~ Catherynne M. Valente, Deathless (via witheredbluebells)
~ Warsan Shire (via ikenbot)
If you think of it all this way, then it’s like neither of us did anything wrong.
You just found me in the wrong universe. That’s all. This is, as they say, the darkest timeline. Everywhere else, nay, “everywhen” else— us in the Civil War, us in Ancient Egypt, us in the swinging ’60s— we are happy.
If this theory holds, well, by the law of averages, there had to be one universe— just this one— where we don’t end up together. Here and now just happens to be it. If you think of it this way, nothing is our fault.
So see, that explains everything. We’re not together anymore because of the multiverse.
Well, isn’t that comforting?
If you’re sad, do like I do and just think of the other ‘verses. The ones where I believe in love and where I don’t hate myself and where I never feel the need to kamikaze relationships. A universe where we can have nice things. It’s helpful, right?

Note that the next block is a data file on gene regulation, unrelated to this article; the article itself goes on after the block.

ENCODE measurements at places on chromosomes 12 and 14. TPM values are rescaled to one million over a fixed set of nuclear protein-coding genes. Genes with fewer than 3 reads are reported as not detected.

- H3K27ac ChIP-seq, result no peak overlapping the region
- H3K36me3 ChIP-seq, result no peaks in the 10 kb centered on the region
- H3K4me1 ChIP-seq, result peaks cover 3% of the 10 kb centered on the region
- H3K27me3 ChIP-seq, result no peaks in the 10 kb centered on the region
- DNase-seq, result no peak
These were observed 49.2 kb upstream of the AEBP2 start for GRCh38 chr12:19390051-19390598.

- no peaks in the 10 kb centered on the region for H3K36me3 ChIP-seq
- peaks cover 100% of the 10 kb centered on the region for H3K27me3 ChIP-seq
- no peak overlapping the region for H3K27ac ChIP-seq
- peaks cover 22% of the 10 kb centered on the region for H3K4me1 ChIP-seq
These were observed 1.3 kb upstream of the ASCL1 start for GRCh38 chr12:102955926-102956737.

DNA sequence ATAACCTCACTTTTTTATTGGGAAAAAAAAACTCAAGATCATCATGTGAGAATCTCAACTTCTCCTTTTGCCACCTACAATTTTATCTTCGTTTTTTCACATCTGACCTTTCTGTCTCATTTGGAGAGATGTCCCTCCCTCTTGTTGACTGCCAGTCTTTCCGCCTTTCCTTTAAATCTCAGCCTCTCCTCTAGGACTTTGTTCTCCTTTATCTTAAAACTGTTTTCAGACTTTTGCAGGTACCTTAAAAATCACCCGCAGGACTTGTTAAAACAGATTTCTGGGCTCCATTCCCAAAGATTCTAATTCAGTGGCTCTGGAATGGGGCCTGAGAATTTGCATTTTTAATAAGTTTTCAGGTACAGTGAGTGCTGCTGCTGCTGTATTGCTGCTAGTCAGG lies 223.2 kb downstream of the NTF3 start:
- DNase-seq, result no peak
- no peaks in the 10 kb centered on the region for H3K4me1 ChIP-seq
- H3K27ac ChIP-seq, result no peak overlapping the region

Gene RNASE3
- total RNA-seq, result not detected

Because you could have loved me forever. And maybe in another universe, I let you.
And this is how we danced: with our mothers’
white dresses spilling from our feet, late August
turning our hands dark red. And this is how we loved:
a fifth of vodka and an afternoon in the attic, your fingers
sweeping though my hair—my hair a wildfire.
We covered our ears and your father’s tantrum turned
into heartbeats. When our lips touched the day closed
into a coffin. In the museum of the heart
there are two headless people building a burning house.
There was always the shotgun above the fireplace.
Always another hour to kill—only to beg some god
to give it back. If not the attic, the car. If not the car,
the dream. If not the boy, his clothes. If not alive,
put down the phone. Because the year is a distance
we’ve traveled in circles. Which is to say: this is how
we danced: alone in sleeping bodies. Which is to say:
This is how we loved: a knife on the tongue turning
into a tongue.
~ The Last Werewolf, Glen Duncan (via hotelsongs)